I have wooden I-beams in my basement ceiling that support the floor above (see attached picture), and I want to hang a 100 lb sandbag from these I-beams. As far as I can tell, the beams are made of some type of pressure-treated engineered wood. I found the specs online; what is not clear is how the loads are meant to be applied. That is, a load pushing down on a flange from the top is different from a load pulling on a flange from the bottom.

I-beams in ceiling

The question I have is - what is the best way to approach this mount?

Some options I have considered:

  • Directly attach the mount to the bottom flange, by drilling right into the center. The mount came with two 1/2" screws. The concern here: I am not sure how wide the web is, and once loaded I am worried that the screw will just rip out, even if it is going through the flange. Plus, can the flange take the load at all?

  • Rig up a mount with a 4x4 across two I-beams. The 4x4 would sit on the flange, and be attached to the web with anchors to keep it from moving around. The concern with this approach: is the I-beam designed to take a load like that? That is, something pushing down on the flange and away from the web. In this case I would be worried about ripping the flange off the web.

  • Rig up a mount again, this time with two sheets of plywood on either side of the web (essentially to take the "I" out of the I beam). Do this for two adjacent I-beams, and then affix a 4x4 to the plywood. The idea here is if I am pushing down on the flange from the inside, I am distributing the load over a much longer extent. Maybe a little better than option 2?

Any thoughts? This is the first time I've tried something like this; I really don't want to bring the ceiling/floor down or set myself up for a very expensive repair.


3 Answers 3


This is not a complete answer, and you should contact customer support / technical support for the maker of your joists but here is a hint at how to go about hanging things (in this case, another joist) from the sides of joists from one manufacturer. Sandwich the web in blocking with LOTS (tens) of fasteners and hang from the top flange and blocks. That's not for hanging a bag but you could take guidance from it.

enter image description here

Elsewhere in those instructions you'll find guidance on blocking --- also, not for your application but you can take guidance from that and use blocking between several adjacent joists for lateral support if your bag is going to be swinging or treated with abuse.

You can also spread the load between those several joists.

  • This is the right solution. It's how loads are connected in a construction scenario.
    – isherwood
    Commented May 25, 2023 at 14:54
  • @isherwood those instructions say to use 3 inch nails as fasteners, clearly intended to protrude far past the opposite side. I'm curious, do you know why shorter, say 2 inch, nails are incorrect to fasten material that is about 1.75 inches thick in total?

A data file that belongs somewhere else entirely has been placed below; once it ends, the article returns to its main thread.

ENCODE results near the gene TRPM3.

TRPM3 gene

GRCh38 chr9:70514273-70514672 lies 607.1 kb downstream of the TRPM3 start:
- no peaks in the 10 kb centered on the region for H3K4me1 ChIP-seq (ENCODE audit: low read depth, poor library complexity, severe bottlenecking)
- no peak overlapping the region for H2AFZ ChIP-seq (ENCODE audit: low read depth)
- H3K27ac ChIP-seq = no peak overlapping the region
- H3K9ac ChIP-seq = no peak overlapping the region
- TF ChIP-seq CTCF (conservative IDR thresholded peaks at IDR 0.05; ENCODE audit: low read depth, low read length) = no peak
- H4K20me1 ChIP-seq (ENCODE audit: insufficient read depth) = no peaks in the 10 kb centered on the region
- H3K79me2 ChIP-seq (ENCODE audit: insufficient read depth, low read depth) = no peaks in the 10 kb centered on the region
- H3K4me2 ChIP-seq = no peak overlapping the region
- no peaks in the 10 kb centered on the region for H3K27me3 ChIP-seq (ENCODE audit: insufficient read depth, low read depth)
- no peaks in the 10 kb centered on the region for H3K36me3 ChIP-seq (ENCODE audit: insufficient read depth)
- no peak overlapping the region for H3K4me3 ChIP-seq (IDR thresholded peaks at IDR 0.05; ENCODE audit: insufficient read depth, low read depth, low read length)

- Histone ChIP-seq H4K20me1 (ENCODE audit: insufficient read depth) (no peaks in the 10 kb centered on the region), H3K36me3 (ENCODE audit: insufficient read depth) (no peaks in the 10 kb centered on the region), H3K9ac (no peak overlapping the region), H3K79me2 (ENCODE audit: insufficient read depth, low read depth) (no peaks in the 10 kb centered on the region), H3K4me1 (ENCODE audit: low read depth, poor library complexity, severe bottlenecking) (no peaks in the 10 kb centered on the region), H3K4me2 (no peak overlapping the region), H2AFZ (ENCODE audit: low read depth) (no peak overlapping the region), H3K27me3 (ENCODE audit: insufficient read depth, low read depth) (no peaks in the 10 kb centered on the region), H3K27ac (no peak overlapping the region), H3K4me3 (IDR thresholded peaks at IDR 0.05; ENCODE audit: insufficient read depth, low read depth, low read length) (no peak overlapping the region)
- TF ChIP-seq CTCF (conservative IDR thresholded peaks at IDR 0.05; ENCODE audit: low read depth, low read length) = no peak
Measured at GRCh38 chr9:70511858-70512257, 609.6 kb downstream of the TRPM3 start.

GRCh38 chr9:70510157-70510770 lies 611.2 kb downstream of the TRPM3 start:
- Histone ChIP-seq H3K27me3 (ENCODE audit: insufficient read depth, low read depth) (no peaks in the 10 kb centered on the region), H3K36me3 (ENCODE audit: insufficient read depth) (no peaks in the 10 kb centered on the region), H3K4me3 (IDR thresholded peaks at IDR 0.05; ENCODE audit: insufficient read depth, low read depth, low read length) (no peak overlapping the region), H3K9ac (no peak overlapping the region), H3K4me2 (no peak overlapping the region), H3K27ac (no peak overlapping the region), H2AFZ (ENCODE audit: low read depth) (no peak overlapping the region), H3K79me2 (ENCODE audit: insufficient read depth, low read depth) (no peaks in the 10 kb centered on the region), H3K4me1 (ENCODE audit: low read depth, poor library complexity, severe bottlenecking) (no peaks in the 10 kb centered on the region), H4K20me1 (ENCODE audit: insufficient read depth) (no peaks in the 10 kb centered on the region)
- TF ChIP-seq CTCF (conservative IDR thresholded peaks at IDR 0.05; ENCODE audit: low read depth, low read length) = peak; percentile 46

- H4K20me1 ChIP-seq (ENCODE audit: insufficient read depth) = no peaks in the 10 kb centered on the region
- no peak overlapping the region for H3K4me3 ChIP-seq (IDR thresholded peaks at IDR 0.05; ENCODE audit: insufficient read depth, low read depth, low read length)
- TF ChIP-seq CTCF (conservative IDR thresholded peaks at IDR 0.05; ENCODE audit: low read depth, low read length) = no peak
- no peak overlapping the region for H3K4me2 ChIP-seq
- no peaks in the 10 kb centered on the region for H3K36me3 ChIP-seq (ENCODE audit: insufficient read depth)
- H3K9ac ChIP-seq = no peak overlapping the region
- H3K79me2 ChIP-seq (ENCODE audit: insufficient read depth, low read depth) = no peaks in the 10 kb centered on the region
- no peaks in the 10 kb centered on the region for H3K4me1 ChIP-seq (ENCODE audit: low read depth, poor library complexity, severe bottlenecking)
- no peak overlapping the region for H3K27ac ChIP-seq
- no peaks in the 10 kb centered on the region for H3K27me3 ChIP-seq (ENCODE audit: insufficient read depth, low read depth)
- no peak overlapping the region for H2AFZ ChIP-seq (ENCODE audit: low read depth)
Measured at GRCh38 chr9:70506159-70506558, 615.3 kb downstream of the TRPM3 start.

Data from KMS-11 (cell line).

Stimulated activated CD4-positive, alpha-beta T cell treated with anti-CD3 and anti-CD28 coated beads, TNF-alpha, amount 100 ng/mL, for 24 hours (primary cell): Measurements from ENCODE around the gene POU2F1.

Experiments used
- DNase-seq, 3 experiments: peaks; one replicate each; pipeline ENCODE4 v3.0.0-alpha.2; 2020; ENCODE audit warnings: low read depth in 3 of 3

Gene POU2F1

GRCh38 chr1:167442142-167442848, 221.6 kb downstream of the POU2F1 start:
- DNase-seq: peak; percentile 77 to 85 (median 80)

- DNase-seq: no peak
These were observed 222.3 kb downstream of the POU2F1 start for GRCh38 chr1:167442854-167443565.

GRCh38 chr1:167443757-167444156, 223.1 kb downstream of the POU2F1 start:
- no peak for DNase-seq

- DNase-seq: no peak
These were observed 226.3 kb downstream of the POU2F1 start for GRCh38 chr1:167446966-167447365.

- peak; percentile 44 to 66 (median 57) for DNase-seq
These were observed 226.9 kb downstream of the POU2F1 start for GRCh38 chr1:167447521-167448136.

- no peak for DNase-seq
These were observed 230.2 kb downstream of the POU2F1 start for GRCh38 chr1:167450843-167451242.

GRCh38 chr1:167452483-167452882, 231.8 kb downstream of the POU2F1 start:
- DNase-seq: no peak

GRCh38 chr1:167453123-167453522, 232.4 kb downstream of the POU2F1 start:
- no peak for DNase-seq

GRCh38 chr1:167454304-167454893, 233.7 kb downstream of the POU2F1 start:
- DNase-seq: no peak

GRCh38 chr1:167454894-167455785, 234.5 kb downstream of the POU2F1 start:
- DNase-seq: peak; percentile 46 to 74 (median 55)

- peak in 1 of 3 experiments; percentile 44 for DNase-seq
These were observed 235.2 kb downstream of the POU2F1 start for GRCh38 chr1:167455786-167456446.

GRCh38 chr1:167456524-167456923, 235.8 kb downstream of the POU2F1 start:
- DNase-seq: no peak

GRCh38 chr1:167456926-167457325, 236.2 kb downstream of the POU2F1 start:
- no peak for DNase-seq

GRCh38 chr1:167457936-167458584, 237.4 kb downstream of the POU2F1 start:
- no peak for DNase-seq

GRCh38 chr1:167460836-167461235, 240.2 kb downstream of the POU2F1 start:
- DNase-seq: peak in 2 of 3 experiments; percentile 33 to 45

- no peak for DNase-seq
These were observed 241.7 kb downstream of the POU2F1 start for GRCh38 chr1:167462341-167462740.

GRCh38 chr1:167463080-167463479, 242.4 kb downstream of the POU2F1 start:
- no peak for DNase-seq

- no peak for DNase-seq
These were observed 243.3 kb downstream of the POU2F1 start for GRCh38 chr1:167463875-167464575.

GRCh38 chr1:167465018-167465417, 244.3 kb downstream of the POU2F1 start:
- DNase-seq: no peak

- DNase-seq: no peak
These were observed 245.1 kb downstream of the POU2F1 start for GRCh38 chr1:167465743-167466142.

– jay613
    Commented May 25, 2023 at 14:59
  • 1
    They want to be sure that the nails protrude a sufficient distance on the backside. They hold much better that way. The same is true of roofing nails.
    – isherwood
    Commented May 25, 2023 at 15:02
  • 1
    Also, shorter nails are likely to be of smaller diameter, which results in less grip and stiffness. 2" x .131 are probably not common.
    – isherwood
    Commented May 25, 2023 at 15:05
  • 1
    Remember, "live load", not "punching bag". You may get the quick brush-off with the latter. :)
    – isherwood
    Commented May 26, 2023 at 13:06

You mentioned a sandbag, I am assuming that it's a punching bag or similar, and it will sway.

When I did this with a boxing punching bag and roof trusses, the weight was not the problem. The problem was the swaying of the bag. Beams and trusses are not designed for that sort of load.

So, I would suggest that you need to brace the beams to take lateral force in addition to fastening them towards the top.


Your engineered joists are meant to handle loads pressing down from the floor above, which place the top of the joist in compression. You are right to be concerned about adding a load to the bottom of a joist, which would place the member in tension and could lead to failure.

Is there any way to attach your sandbag to the top of the joist, preferably at multiple points?

  • Thank you Phil for the response. I can try drilling into the side of the top flanges, maybe? The floor sits right on top of the joists, so I don’t think I can get between the joist and the floor. Commented May 25, 2023 at 1:23
  • 1
    There's no answer here. This should have been a comment.
    – isherwood
    Commented May 25, 2023 at 14:53

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